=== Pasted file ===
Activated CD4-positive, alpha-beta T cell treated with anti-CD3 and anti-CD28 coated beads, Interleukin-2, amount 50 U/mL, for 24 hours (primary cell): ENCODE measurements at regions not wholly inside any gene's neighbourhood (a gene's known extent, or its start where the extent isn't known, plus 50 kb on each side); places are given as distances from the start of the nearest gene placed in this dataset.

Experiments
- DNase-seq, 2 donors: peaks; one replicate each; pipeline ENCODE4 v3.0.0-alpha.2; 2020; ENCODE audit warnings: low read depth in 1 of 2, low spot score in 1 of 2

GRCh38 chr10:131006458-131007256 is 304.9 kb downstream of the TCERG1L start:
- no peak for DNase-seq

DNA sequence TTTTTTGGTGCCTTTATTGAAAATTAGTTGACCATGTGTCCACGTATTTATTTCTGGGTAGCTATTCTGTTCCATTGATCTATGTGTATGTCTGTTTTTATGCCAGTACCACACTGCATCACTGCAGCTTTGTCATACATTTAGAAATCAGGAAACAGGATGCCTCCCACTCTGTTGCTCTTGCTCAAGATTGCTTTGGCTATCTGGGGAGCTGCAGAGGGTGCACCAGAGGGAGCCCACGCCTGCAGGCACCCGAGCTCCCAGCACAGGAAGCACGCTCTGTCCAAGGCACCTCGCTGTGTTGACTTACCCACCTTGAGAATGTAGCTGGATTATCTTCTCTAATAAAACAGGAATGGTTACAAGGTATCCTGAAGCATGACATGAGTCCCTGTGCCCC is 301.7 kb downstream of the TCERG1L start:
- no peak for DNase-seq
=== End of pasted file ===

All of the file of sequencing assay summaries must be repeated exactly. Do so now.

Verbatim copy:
Activated CD4-positive, alpha-beta T cell treated with anti-CD3 and anti-CD28 coated beads, Interleukin-2, amount 50 U/mL, for 24 hours (primary cell): ENCODE measurements at regions not wholly inside any gene's neighbourhood (a gene's known extent, or its start where the extent isn't known, plus 50 kb on each side); places are given as distances from the start of the nearest gene placed in this dataset.

Experiments
- DNase-seq, 2 donors: peaks; one replicate each; pipeline ENCODE4 v3.0.0-alpha.2; 2020; ENCODE audit warnings: low read depth in 1 of 2, low spot score in 1 of 2

GRCh38 chr10:131006458-131007256 is 304.9 kb downstream of the TCERG1L start:
- no peak for DNase-seq

DNA sequence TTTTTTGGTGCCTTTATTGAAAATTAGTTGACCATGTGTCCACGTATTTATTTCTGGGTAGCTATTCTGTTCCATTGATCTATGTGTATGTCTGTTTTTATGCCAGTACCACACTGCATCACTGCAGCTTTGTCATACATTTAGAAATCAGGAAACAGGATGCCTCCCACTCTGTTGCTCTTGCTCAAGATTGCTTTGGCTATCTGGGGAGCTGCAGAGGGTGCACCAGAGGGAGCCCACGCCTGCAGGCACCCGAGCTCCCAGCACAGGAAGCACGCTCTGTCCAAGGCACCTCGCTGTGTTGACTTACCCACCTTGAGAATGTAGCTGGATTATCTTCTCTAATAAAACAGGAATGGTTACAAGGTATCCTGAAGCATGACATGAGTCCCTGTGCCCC is 301.7 kb downstream of the TCERG1L start:
- no peak for DNase-seq